JUnit Test cases and code coverage
In this section, we will learn about:
Writing Test with JUnit and Mockito
Writing Test using an in-memory database
JUnit is an open-source testing framework for Java. JUnit test cases are Java classes that contain one or more unit test methods.
Unit testing is a form of white-box testing, in which test cases are based on internal structure. The tester chooses inputs to explore particular paths and determines the appropriate output. The purpose of unit testing is to examine the individual components or pieces of methods/classes to verify functionality, ensuring the behavior is as expected.
Writing Test with Junit and Mockito
Mockito is a mocking framework used to mock an interface so that it can dummy its functionalities. Here, we will use mockito to mock our repository. So that the methods are used in the repository but the data are not saved in the database, as we are mocking the repository.
1) We will create a class in src/test named “YogaUserServiceTest”. Here we will test the methods in our service class in src/main. We will annotate the class name with “@SpringBootTest”. We will autowire our “YogaUserService” and use “@MockBean” to mock our repository.
2) Then we will use “@BeforeAll” for a before-all method. In this method, we set some variables and use methods as a prerequisite for the tests. Here, we will create an instance of a Yoga User. This before-all method is limited to just the class we have used in and in that entire class. Because we have used “@TestInstance(TestInstance.Lifecycle.PER_CLASS)”.
3) We need to import:
As we will use “when().thenReturn()” for returning “yogaUser” when we save “yogaUser” in our repository.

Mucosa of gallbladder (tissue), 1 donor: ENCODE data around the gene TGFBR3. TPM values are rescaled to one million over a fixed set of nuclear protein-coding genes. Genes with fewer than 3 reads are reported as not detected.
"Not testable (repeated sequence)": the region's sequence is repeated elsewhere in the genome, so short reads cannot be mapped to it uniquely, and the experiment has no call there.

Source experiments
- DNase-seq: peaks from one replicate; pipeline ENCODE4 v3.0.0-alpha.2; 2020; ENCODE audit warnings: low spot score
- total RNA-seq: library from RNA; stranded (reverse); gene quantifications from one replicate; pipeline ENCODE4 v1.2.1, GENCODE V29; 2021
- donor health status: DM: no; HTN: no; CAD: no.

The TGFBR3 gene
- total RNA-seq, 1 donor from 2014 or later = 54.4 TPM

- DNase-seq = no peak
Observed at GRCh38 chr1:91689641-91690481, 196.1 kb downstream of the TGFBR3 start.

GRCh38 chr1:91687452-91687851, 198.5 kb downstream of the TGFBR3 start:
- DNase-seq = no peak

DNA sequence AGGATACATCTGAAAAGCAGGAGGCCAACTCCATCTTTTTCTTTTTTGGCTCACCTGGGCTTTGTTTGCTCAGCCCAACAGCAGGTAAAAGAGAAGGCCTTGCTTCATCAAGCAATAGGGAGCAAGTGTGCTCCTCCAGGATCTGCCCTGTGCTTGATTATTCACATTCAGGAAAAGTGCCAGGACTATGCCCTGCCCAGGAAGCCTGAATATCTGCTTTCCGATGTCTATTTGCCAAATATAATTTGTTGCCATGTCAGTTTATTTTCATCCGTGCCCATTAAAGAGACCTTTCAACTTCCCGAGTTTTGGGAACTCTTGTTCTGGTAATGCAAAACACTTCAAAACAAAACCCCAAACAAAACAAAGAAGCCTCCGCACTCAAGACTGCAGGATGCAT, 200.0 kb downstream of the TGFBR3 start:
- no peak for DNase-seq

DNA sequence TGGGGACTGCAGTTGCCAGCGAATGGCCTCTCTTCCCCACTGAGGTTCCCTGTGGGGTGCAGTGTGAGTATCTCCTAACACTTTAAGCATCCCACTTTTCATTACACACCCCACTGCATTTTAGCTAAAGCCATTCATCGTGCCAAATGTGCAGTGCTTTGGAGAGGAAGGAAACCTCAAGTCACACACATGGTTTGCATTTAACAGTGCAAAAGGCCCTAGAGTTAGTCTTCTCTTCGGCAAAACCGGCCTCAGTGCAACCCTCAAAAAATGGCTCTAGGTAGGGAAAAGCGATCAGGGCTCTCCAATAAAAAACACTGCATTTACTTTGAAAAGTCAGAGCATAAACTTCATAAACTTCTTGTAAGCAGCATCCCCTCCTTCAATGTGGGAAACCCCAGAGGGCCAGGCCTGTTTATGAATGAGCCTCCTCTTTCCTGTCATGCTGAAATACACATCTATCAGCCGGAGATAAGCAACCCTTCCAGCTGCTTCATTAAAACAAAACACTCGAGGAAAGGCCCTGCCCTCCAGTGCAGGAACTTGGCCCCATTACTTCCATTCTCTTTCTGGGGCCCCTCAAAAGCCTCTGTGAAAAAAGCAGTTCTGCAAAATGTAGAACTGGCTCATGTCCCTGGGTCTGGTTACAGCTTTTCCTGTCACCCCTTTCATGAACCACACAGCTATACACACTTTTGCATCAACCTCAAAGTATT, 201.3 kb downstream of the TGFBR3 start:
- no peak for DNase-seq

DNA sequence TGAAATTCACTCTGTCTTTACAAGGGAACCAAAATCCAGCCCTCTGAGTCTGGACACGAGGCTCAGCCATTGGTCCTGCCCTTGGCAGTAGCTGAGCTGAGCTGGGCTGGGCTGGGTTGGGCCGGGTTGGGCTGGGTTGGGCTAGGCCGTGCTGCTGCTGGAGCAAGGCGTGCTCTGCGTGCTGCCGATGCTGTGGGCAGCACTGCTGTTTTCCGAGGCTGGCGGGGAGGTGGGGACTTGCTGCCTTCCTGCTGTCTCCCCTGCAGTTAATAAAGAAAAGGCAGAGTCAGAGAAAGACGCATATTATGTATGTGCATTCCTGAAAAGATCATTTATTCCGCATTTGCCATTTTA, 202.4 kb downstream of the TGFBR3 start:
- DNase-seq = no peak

And finally use assertEquals(expected, actual), to check whether “service.<method>” is equal to the actual value of the demo user or not.
Writing Test using in-memory database
a) We are going to use H2 as our in memory database. For that we need to add some dependencies.
The in-memory database is different from mockito, as an in-memory database, data is stored on disk and does not mock anything.
b) Now we need to create an “application.yml” in the test too with datasource as H2.
c) We will create a test on the controller and make a class named “YogaUserControllerTest”.
d) Then we will autowire “YogaUserController” and create variables of “YogaUserReqDTO” and “YogaUserRespDTO”.
e) Then, we will create a new user by “YogaUserReqDTO” and return a response DTO after adding a user as seen in the figure below.
f) Now we will create a method of adding a user and annotate it with “@Test”.
g) We will use “assertThat” to check the response and the request data.
“import static org.assertj.core.api.Assertions.assertThat;”
Code coverage measures the lines of code in the main application used in testing.
To check your code coverage in IntelliJ. Click on “Run-> Run ‘Application’ with Coverage” and your application will run and pop out a window on write with analysis of code coverage.
There are 3 columns: Class, Methods, and Lines.
Which tells us what percentage and how many total classes, methods, and lines are used in testing.
You can reach each class and check which lines are not used. As used lines are represented by green on the left of the code window (beside line numbers) and not used lines are represented by red.
It is a good practice to keep code coverage as high as possible. Above 80% is considered good. But you should always aim higher.
Here, we have tested just Yoga Users’ controller and service and used only add method. So code coverage will show service and controller used as 100% but the method used 33% (as there are 3 methods). Total code coverage is calculated by taking all coverage into consideration.
Fig: Code coverage window.